Exploring Social Security Cases and Outcomes

What Happens When An Estate Goes To Probate?

by Marie Caldwell

Given the relative rarity of folks interacting with the probate law system, it's understandable that some may have apprehensions about the process. If you're already involved with probate or worried that you might become involved with it, here are four things you ought to know about what happens when it starts.

What Triggers Probate?

One of two scenarios typically plays out. In the first one, the estate is large enough in value that it meets a specific statutory limit in the state where the deceased lived. Depending on the state, this could range from a few thousand dollars to hundreds of thousands.

The second scenario involves someone petitioning the probate court. A judge will review the petition, but probate is only triggered if the judge believes there is reason to order probate. For example, there might be questions about which of two conflicting versions of a will is the valid one.


When an estate enters into probate, the court will appoint an administrator. This person will serve a role not unlike that of the executor of an estate, but this individual will report to the court.

Notably, the administrator has a fiduciary responsibility to maintain as much of the value contained within the estate. This means that if there is money in the estate, for example, the administrator has a duty to preserve as much of the value of the money by placing it into extremely-low risk accounts. Doing so will present undue financial risks. Also, as a fiduciary, the administrator can be held liable for financial losses that occur through negligent or reckless handling of the estate's money and resources.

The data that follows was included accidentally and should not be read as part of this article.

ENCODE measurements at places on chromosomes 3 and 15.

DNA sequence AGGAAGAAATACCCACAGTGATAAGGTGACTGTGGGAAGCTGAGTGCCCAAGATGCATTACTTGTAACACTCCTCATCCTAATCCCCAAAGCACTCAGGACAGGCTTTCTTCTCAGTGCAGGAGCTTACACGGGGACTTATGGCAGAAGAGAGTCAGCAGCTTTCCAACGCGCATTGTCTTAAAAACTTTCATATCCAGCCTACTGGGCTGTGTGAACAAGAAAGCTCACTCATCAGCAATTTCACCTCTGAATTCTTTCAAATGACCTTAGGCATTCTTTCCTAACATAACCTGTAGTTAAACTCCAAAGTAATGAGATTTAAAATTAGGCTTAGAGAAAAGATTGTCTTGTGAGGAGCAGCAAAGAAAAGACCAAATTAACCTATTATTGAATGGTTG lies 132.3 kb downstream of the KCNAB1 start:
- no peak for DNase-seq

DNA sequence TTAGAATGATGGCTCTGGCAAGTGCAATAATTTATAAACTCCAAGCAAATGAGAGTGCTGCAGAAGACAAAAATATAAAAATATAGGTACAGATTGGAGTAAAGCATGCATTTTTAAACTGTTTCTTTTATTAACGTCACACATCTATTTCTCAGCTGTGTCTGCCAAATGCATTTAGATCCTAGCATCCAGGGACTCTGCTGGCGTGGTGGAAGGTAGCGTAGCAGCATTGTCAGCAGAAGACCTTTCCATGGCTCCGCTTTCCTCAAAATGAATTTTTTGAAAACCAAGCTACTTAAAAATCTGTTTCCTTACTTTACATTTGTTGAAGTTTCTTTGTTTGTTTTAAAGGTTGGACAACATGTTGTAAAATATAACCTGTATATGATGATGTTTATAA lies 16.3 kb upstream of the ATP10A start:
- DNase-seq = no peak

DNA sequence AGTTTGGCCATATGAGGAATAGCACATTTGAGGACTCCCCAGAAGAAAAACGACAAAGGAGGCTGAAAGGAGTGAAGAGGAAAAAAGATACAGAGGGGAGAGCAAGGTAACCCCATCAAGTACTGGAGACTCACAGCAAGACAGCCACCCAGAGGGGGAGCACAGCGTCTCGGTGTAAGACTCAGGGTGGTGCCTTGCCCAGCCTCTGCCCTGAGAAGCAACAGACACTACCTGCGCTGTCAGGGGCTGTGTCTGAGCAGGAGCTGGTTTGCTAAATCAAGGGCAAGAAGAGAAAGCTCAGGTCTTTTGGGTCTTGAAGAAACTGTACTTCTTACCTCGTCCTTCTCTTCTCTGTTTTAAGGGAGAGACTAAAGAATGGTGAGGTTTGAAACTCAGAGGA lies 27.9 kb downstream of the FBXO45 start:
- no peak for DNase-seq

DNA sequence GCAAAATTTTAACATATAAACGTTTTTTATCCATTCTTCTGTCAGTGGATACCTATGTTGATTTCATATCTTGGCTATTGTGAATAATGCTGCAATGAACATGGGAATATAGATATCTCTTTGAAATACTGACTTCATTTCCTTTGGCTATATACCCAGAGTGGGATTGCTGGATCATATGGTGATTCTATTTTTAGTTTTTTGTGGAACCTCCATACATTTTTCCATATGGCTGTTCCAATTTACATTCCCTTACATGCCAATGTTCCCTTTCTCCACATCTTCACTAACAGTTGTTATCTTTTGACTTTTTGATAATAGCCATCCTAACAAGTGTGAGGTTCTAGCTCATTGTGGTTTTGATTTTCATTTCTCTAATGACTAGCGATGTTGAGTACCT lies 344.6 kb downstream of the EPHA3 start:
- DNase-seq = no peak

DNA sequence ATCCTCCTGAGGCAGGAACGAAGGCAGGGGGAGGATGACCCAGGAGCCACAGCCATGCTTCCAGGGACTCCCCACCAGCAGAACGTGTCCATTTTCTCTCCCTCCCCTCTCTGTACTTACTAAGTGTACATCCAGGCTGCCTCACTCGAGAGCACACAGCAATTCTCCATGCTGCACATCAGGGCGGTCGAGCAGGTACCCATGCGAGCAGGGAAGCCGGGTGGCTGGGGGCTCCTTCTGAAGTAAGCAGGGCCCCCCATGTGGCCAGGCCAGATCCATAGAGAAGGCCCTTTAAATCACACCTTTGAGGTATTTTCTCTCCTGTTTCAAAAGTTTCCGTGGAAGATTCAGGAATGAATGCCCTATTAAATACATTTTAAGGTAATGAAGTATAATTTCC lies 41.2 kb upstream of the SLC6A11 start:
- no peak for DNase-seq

Control of the Deceased's Assets

Probate is functionally a timeout. The court will place the assets in the control of the administrator, and the assets will remain until all matters are resolved.

Suppose a house was part of the estate. The court would take control of the title, and the administrator might use a portion of the money from the estate to handle the basic maintenance of the property. Such actions ensure the house will still be in decent condition whenever it is either sold or placed in the possession of a beneficiary.

Retaining Counsel

You are not required by the court to retain probate law services. Depending on the size of the estate in question, you may want to hire an attorney to explain some things, represent your interests, and protect your rights.  

If you have questions about probate law, find an attorney in your area.